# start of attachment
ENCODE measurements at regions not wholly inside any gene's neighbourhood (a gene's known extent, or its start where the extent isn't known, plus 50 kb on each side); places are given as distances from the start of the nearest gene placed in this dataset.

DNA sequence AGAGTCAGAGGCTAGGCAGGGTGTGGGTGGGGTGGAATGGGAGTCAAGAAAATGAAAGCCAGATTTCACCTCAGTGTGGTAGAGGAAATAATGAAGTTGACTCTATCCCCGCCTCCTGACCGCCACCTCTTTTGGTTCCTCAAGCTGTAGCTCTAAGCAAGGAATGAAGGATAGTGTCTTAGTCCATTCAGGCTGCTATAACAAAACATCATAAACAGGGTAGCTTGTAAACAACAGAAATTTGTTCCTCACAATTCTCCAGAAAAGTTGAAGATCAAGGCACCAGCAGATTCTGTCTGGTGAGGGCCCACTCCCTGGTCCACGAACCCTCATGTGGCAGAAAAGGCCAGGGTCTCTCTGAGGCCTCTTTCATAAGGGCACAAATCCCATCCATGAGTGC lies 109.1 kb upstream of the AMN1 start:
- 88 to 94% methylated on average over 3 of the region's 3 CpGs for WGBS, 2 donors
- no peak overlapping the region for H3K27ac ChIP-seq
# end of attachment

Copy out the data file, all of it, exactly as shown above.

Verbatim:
ENCODE measurements at regions not wholly inside any gene's neighbourhood (a gene's known extent, or its start where the extent isn't known, plus 50 kb on each side); places are given as distances from the start of the nearest gene placed in this dataset.

DNA sequence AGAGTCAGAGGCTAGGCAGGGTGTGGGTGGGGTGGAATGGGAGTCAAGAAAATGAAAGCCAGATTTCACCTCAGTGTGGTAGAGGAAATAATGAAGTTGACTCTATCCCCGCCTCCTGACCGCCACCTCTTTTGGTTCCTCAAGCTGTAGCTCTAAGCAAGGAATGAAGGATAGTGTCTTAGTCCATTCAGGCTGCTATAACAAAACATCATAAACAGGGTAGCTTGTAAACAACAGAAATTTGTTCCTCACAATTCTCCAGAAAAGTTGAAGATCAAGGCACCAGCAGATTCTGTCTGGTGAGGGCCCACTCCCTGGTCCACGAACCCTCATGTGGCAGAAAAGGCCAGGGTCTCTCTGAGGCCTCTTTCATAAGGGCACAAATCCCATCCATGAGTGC lies 109.1 kb upstream of the AMN1 start:
- 88 to 94% methylated on average over 3 of the region's 3 CpGs for WGBS, 2 donors
- no peak overlapping the region for H3K27ac ChIP-seq